[make, makefile, automation, recipes, workflow, pipeline, dependencies, targets, reproducible research]

Learning goals

  • Understand the fundamental elements of a makefile: targets, prerequisites, and instructions.
  • Dive into advanced use cases, including directory naming, phony targets, variable utilization, and executing make through .bat files.
  • Recognize the significance and functionality of make for automating tasks in reproducible research.


Makefiles provide a set of structured rules directing a computer on how to compile or build projects. Think of makefiles as a recipe you may know from cooking (“Baking a cake: First, take some flour, then add milk […]"), but then, for computers.

Makefiles originate in software development, where they have been used to convert source code into software programs that can then be distributed to users.

Researchers can use makefiles to establish rules detailing how individual components (e.g., cleaning the data, running an analysis, producing tables) are executed. When dependencies (e.g., to run the analysis, the data set first has to be cleaned) are well-defined, projects can be fully automated. When making changes to code, researchers can then easily “re-run” the entire project, facilitating immediate identification of any changes in the final results.




A rule in a makefile generally looks like this:

targets: prerequisites [separated by spaces]
   commands to build
  • The targets are things that you want to build - for example, data sets, outputs of analyses, a PDF file, etc. You can define multiple targets for one rule. Typically, though, there is only one per rule. Think of this as the “dish” (or part of it) that you want to create with your recipe.

  • The prerequisites are the things that you need before you can build the target. It’s also a list of file names, separated by spaces. These files need to exist before the commands for the target are run. They are also called dependencies.

    The cool thing is that make automatically checks whether any of the dependencies has changed (e.g., a change in the source code) - so it can figure out which rules to be run, and which ones not, saving you a lot of computation time. You can view these as the “ingredients” of the recipe.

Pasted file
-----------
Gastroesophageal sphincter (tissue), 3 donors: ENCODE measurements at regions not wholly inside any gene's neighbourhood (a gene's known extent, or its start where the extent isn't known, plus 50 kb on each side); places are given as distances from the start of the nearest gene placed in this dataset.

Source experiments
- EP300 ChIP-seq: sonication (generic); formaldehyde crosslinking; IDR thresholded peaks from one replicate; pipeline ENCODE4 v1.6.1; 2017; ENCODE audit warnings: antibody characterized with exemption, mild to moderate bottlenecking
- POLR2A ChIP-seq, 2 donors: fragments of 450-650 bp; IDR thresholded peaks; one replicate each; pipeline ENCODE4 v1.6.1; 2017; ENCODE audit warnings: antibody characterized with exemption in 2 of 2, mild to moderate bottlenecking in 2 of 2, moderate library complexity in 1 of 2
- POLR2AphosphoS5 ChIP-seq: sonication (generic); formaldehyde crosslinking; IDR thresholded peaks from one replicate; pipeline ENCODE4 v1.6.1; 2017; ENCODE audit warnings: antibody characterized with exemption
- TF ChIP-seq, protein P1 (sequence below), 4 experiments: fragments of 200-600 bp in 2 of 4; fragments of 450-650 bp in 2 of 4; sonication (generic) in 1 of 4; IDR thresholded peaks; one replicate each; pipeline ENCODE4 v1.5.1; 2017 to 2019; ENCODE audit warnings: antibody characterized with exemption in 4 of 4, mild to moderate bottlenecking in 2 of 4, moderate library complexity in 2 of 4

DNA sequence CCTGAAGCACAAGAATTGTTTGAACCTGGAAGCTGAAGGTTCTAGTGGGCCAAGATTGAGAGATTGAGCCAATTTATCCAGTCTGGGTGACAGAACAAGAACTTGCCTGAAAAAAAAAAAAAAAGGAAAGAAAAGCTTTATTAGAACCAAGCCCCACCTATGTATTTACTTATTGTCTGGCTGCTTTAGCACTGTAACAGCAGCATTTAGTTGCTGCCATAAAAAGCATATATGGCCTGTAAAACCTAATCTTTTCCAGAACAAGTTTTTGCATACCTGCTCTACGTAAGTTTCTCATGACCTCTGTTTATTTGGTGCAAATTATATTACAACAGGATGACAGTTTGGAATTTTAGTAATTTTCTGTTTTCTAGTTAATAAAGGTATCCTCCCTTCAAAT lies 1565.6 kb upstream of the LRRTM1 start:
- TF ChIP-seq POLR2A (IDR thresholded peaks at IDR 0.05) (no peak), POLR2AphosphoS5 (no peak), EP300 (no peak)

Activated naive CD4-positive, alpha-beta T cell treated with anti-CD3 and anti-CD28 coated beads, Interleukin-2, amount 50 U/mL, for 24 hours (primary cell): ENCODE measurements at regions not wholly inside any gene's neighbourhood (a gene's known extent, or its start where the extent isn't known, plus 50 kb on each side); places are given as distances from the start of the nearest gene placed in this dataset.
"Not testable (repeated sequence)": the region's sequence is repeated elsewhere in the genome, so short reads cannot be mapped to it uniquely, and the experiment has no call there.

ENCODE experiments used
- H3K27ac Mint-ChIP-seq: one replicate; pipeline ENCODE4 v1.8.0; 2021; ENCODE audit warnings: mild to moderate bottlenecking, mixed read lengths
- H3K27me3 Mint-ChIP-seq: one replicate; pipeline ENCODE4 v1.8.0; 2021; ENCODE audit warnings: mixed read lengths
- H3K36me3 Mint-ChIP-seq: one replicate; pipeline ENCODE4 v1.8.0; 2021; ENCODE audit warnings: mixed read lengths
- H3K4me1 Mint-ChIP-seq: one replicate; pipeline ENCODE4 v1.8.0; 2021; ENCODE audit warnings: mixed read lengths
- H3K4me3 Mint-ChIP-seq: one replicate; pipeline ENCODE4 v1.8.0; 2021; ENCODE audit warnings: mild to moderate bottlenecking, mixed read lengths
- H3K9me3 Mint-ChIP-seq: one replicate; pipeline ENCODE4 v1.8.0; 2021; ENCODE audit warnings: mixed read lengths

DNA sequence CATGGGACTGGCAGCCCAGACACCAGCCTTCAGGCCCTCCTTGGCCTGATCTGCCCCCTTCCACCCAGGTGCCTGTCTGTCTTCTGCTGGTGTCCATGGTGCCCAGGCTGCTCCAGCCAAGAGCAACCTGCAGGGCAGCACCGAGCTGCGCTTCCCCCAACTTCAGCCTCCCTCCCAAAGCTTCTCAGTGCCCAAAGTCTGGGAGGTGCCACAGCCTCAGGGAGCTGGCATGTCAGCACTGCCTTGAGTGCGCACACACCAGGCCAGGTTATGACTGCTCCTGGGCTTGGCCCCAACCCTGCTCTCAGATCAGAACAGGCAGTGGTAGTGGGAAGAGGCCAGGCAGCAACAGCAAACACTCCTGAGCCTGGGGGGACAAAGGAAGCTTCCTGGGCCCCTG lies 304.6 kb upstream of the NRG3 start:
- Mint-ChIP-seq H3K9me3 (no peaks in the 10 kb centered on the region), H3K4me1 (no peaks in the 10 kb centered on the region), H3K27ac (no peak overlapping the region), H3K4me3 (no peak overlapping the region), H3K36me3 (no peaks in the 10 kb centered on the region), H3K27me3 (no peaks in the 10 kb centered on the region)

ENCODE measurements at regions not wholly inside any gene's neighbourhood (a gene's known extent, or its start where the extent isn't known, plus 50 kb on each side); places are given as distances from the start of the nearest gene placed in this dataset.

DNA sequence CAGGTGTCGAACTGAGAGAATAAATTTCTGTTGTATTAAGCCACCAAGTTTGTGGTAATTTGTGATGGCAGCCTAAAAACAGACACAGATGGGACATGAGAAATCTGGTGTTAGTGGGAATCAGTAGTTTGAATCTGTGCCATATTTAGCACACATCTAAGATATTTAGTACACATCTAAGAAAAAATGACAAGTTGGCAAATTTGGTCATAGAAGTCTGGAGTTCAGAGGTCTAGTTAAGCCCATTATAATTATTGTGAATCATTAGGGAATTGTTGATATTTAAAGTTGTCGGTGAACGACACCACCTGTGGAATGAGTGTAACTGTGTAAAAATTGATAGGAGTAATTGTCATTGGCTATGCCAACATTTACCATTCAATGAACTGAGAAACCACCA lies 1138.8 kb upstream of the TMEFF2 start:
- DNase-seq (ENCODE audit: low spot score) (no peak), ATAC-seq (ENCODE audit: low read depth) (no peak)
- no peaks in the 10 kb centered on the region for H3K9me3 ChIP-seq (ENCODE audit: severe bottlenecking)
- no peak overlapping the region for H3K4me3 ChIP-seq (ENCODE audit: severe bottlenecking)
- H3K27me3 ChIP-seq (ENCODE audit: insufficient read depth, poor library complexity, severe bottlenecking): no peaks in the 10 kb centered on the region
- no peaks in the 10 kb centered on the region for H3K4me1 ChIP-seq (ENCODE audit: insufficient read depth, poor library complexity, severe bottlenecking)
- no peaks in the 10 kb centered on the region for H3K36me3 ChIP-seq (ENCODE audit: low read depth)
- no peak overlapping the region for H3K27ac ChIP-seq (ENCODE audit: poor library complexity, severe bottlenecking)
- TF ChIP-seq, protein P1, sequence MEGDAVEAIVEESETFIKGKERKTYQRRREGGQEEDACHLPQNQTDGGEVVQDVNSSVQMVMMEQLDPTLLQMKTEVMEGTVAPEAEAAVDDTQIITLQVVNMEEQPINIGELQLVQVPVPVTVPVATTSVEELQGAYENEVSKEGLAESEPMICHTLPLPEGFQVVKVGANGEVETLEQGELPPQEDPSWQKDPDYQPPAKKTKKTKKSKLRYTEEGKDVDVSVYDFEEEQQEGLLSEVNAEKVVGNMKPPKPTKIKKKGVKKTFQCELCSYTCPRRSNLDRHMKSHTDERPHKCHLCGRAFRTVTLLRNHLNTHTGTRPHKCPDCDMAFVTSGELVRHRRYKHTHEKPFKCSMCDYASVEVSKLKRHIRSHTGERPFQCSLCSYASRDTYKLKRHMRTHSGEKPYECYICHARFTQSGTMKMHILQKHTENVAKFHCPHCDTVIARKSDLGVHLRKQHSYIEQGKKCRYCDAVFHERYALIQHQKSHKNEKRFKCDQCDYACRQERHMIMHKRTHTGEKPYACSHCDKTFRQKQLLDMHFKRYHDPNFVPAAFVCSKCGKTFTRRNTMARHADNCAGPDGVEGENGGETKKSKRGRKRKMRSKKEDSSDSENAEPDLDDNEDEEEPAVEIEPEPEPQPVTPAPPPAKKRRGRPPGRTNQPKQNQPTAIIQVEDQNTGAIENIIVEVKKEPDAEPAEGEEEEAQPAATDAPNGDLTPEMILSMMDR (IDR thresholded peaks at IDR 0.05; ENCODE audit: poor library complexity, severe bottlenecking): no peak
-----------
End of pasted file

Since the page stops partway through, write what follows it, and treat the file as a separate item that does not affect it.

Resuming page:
• The commands are a series of steps to go through to build the target(s). These need to be indented with a tab, not spaces. The commands can be seen as the recipe “instructions”.

Here you have an easy example:

dataset.csv: rawdata1.csv clean.R
  R --vanilla < clean.R

  • dataset.csv: the final and cleaned dataset.
  • rawdata1.csv clean.R: before building dataset.csv, the raw data and a specific script to clean the raw data need to exist.
  • The command R --vanilla < clean.R opens R, and runs the script clean.R.

Multiple rules

A makefile typically consist of multiple rules, which can depend on each other:

# rule to build target2
target2: target1
  commands to build

# rule to build target1
target1: prerequisite1
  commands to build

Advanced Use Cases

Use directory names

You can easily use directory names in makefiles, e.g., to specify that a prerequisite is in one directory, and the target in another. For instance:

gen/data-preparation/aggregated_df.csv: data/listings.csv data/reviews.csv
	Rscript src/data-preparation/clean.R

“Phony” targets

Targets typically refer to output - such as files. Sometimes, it’s not practical to generate outputs. We call these targets “phony targets”.

  • Creating a target all and clean is a convention of makefiles that many people follow.
  • The phony target all serves as a comprehensive rule encompassing all individual targets.
  • The target clean is typically used to remove generated temporary files, so you can start with a clean copy of your directory for testing.

The structure could look like this:

all: one two

    touch one.txt
    touch two.txt

    rm -f one.txt two.txt

Use variables

Variables in a make script prevent you from writing the same directory names (or command to execute a program) over and over again. They are typically defined at the top of the file and can be accessed with the $ command. Note that variables can only be strings. Check out the following example:

INPUT_DIR = src/data-preparation
GEN_DATA = gen/data-preparation

$(GEN_DATA)/aggregated_df.csv: data/listings.csv data/reviews.csv

Run make using .bat files

Running a pipeline with make usually requires you to work from the command line (i.e., type make to start the workflow). In some circumstances, it may be more convenient to start the workflow from a batch file (e.g., on Windows, you would just have to double-click on such a file).

Here’s a small code snippet to achieve that. You just need to create a .bat file in your project’s directory (i.e., the one where you would usually run make in). This snippet writes any output from make in a make.log file, which you can use to verify make was executed properly.

make -k > make.log 2>&1

Is your makefile structured properly?

Commands within the makefile must be preceded by a tab character. Ensure you use an editor that retains the tab structure. Some editors automatically convert tabs to spaces, which will lead to errors such as __*** missing separator.!__.

Additional Resources